LIL-DEM – examining our survey responses

Community, Knowledge, Connections

The online survey for the second Information Literacy for Democratic Engagement project has been running for about three weeks now. We intend to keep it live for another week, so we can’t say anything about what community councillors have told us – yet! However, we can say there are some interesting patterns in how people tackled the survey.

As of Saturday (25th March) evening, 1171 people had followed the link to the survey, and 747 have completed it (a 36% drop out rate). We want as many people as possible to take the survey, so if you’re a community councillor who hasn’t taken the survey yet, please click here. It may be slightly complex to complete all questions but it really should only take about 15 minutes, and you’ll be contributing to a major piece of work contributing to knowledge of practical ways to support community council work. If you’re not a community…

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Community councillors’ information literacy

Community, Knowledge, Connections

We’re very pleased that we have successfully finished the Information literacy for democratic engagement (IL-DEM) project. We’re even more pleased that we have just started a follow-up project called LIL-DEM (longitudinal information literacy for democratic engagement). This will also investigate community councillors’ information literacy, but it will sharply focus on the factors that IL-DEM revealed to be relevant to community councillors’ information work. It will also investigate who community councillors work with to find, process and publish information, and any associated training needs. Finally, it will enable us relevant to finish a literature review around information literacy, lifelong learning and (local) democracy.

Data-gathering will start in just over a week – our main tool will be an online survey. So if you are a community councillor, look out for the online link we’ll reveal soon. If you know any community councillors, please tell them about this project.

In the meantime, please download and read…

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Stranger in a strange(ly digital) land

Understanding Digital Policy was the title of an unconference I was at this week. (It was at an outpost of the University of Liverpool in central London – hence the title and illustration for this post.)

Although it was billed as covering

  • How is policy shaping the uptake and use of Digital Media and Technologies?
  • How are Digital Media and Technologies shaping policy making and policy implementation?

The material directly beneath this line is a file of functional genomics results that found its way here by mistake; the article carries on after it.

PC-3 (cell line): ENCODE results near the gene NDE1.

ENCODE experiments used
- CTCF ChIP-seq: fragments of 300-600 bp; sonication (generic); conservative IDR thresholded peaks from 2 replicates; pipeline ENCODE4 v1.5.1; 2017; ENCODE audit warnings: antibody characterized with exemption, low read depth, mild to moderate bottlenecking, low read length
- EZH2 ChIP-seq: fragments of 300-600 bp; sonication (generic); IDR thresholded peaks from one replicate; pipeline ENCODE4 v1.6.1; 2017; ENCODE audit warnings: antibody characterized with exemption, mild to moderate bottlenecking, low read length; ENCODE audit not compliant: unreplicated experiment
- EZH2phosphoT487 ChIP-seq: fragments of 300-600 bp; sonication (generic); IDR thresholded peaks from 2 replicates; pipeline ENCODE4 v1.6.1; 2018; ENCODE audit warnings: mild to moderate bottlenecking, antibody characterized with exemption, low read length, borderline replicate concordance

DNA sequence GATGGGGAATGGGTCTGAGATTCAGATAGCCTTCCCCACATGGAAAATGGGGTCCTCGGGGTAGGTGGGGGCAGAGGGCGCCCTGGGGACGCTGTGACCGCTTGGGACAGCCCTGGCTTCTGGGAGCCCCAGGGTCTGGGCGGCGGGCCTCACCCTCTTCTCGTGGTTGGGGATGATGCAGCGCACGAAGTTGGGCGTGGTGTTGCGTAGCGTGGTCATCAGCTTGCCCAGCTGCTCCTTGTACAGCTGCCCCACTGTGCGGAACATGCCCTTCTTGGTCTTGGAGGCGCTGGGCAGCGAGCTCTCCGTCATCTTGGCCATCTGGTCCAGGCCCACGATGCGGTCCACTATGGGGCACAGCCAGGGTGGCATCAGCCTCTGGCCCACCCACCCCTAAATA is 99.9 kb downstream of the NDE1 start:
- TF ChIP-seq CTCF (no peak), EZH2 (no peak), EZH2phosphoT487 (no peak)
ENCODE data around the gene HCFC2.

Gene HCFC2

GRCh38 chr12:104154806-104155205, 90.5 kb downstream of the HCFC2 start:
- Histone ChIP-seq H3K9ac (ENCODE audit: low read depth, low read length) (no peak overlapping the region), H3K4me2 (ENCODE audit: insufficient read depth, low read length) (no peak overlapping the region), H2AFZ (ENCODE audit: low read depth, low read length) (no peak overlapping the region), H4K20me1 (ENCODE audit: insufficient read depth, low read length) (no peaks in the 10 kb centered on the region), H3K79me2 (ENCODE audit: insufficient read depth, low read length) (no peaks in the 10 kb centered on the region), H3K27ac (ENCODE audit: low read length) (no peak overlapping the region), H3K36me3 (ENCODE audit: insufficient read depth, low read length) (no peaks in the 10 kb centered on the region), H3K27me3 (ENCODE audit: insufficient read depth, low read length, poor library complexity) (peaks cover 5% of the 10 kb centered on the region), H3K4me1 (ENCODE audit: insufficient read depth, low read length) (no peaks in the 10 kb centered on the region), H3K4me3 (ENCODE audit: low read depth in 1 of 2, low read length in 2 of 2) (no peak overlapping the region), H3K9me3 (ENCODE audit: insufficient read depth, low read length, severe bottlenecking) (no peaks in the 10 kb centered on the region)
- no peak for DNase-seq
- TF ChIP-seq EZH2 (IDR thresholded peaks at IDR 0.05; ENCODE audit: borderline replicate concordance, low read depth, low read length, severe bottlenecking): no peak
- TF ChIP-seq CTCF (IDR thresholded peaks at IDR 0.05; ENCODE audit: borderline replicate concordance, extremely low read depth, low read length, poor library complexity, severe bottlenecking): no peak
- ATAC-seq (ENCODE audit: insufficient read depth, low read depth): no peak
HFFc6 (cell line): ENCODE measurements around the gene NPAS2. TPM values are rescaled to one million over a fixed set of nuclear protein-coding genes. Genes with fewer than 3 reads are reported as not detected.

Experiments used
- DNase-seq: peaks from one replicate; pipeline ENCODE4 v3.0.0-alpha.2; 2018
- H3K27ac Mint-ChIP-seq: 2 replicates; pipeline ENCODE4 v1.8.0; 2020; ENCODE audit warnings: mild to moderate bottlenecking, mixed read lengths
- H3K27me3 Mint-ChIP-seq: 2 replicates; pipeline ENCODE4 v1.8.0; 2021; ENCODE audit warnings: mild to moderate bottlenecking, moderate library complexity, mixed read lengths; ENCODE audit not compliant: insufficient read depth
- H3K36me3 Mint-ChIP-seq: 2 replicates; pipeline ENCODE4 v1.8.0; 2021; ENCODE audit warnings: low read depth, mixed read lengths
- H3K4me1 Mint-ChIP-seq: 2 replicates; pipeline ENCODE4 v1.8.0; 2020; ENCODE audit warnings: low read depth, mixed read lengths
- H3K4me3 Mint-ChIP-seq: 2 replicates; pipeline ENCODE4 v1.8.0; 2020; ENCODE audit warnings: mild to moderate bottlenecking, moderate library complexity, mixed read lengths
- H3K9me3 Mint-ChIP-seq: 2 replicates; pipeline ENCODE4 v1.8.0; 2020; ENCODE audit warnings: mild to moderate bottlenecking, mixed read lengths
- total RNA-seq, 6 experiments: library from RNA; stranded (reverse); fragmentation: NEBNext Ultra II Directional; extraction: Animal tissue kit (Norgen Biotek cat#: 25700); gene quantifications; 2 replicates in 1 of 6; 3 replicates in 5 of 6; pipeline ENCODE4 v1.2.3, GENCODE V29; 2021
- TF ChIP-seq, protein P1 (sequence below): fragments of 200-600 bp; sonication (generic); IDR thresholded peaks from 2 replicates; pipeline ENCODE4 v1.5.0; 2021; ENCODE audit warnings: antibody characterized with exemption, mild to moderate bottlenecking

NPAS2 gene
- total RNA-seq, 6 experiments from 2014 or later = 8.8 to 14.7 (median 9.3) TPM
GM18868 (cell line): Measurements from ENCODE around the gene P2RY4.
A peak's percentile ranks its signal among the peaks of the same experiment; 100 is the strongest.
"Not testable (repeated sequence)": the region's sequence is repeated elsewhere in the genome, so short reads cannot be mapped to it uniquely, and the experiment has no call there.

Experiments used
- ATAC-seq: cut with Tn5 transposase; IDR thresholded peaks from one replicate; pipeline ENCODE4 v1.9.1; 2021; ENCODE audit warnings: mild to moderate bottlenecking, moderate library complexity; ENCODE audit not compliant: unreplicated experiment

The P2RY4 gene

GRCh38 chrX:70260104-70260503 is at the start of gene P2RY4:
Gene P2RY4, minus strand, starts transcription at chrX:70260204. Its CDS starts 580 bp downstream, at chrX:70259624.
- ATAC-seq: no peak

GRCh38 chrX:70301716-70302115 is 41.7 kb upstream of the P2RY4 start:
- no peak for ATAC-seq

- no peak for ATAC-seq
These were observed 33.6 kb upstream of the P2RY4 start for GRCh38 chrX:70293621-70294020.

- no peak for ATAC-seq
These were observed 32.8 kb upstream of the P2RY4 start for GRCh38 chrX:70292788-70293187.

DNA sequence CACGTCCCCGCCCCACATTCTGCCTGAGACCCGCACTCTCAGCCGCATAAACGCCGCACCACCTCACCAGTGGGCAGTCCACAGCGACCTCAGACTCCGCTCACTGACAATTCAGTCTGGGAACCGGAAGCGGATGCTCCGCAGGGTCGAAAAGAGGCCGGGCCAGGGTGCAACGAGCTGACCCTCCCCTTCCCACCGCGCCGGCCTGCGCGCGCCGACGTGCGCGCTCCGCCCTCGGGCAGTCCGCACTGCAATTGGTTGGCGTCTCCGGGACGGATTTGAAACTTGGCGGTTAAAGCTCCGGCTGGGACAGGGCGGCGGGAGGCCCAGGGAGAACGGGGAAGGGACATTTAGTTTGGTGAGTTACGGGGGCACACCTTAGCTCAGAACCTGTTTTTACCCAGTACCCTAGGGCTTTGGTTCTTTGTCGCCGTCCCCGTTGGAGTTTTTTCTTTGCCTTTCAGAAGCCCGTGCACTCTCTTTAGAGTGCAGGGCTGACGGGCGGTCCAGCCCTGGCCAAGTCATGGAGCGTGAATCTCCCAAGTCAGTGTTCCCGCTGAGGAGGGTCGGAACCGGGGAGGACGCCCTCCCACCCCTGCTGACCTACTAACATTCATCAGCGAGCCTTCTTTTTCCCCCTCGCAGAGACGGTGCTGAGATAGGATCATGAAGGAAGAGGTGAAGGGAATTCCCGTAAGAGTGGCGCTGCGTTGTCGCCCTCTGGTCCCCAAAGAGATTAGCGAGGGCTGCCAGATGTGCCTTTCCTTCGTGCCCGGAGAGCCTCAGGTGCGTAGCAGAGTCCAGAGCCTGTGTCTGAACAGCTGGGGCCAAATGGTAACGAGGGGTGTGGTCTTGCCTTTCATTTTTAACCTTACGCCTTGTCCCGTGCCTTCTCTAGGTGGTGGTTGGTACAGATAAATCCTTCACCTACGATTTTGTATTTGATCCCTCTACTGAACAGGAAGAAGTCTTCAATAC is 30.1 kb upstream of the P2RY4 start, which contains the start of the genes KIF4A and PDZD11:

it went much further than that, into how will and how should policy be shaped, and what research should be done. This was at least in part due to the organiser, Simeon Yates, leading the the ESRC Ways of Being in a Digital Age team, and so being highly influential on research directions.

You can jump straight to my personal reactions if you want, but here’s how the day progressed. Firstly, we found interesting and/or kindred spirits by writing our own ‘about-me’s, looking at each others’ and deciding who we wanted to work with. Continue reading

Food for thought

I enjoy the weekly briefing from the Scottish Community Alliance – 6 interesting and challenging articles about how we can make our society work better, leavened with the occasional salutary tale, and always a lot of potential learning. This week’s briefing is no exception. Here’s some highlights:

 

Enjoy!

Blast from the past

While transcribing interviews for the ILDEM project, I was reminded of one of my MSc courseworks, about Scottish Local Authority websites. It wasn’t perfect but I think my conclusions were based on good evidence. They were

There is marked variation in LA website accessibilities, some having very few accessibility features. It seems no Scottish local government website is ‘perfectly’ accessible while a signicant number do not follow a national standard, the Scottish Navigation List. [1]

Continue reading

Information Literacy for Democratic Engagement: project update #IL-DEM

Hazel Hall

Information Literacy group logoThe Centre for Social Informatics is currently undertaking a project entitled Information Literacy for Democratic Engagement (IL-DEM).  Supported by a grant from the CILIP Information Literacy Group, our work investigates levels of digital and information literacy within Scotland’s Community Council system.

Specifically Peter Cruickshank, Dr Bruce Ryan and I are exploring how community councillors develop the skills required to inform and engage with the citizens that they represent, and how libraries support this work. In doing so we’re extending two established research streams within the Centre for Social Informatics: Cruickshank and Ryan’s work on digital engagement in local democracy (such as our DigiCC workshops), and mine with Christine Irving on information literacy and life-long learning. This work also builds upon our group’s track record in library and information science research.

Scottish Community Councils (which are analogous to parish councils in England and Wales) are a vital link…

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